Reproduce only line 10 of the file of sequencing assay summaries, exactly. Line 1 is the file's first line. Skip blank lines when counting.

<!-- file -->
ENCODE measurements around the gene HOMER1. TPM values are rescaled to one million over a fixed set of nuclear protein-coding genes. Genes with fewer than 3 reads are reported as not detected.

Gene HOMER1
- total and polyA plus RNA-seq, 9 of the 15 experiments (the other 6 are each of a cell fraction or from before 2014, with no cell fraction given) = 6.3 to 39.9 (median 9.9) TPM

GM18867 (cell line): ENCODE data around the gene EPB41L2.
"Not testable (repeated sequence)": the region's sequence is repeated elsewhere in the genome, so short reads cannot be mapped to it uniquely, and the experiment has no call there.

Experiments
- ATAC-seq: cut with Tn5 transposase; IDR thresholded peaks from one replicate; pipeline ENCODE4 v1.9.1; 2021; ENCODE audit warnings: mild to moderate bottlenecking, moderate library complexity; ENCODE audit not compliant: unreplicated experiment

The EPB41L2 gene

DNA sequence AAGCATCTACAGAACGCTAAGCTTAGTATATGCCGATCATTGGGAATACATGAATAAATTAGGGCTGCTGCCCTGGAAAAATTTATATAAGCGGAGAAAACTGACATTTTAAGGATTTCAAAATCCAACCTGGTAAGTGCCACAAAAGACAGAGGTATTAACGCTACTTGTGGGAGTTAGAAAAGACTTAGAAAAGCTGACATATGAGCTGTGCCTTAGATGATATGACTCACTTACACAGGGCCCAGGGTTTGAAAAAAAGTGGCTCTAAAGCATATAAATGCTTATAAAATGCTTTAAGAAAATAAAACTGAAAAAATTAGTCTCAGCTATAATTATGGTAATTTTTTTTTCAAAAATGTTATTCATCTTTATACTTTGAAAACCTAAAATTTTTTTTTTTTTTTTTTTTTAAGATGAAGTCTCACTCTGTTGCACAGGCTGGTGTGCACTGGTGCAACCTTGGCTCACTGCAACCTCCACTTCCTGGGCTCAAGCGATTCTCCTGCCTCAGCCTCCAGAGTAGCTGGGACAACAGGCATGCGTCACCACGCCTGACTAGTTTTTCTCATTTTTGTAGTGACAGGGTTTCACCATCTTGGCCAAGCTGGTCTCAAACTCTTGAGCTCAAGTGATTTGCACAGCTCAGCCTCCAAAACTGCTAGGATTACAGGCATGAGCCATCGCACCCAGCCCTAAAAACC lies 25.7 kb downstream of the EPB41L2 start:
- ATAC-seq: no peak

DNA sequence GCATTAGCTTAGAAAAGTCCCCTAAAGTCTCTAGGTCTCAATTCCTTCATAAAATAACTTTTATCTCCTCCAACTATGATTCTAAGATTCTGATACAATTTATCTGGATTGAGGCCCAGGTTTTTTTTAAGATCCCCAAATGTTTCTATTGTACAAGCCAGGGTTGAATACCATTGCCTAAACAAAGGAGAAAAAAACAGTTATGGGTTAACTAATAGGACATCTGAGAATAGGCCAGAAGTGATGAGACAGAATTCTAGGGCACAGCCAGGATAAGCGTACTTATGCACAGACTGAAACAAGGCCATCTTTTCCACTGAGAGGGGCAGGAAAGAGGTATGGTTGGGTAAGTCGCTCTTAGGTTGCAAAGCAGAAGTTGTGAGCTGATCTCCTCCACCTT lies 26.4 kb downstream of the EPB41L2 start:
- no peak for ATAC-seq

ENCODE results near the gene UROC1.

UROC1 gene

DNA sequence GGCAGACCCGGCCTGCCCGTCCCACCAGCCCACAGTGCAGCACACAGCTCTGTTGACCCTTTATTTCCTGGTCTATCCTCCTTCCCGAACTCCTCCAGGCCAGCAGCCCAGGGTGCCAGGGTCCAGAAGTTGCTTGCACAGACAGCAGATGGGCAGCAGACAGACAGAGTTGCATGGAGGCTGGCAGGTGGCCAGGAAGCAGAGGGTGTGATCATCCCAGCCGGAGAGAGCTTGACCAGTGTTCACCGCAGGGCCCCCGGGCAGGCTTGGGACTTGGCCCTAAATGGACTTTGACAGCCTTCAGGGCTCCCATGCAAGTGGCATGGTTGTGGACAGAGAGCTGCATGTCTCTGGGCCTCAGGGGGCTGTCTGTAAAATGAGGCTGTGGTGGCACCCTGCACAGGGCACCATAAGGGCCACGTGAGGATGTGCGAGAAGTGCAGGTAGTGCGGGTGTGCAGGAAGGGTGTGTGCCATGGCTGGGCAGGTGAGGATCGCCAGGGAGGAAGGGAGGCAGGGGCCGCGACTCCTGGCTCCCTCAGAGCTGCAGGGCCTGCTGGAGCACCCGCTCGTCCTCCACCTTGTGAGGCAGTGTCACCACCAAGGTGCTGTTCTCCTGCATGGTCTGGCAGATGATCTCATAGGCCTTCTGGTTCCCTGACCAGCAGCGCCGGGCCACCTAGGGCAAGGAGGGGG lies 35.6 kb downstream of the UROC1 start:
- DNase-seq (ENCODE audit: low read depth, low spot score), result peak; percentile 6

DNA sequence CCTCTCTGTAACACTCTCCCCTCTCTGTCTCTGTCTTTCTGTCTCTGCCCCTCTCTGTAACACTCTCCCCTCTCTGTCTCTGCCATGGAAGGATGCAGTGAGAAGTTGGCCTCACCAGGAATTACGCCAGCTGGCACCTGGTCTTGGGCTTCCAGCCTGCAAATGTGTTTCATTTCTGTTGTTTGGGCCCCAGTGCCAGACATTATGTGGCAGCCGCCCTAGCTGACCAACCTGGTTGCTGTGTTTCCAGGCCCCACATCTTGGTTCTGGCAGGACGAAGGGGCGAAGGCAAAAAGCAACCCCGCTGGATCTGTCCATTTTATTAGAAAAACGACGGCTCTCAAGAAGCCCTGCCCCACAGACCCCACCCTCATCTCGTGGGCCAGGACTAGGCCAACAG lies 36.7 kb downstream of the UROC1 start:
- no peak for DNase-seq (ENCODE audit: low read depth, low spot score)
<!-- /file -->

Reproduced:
- ATAC-seq: no peak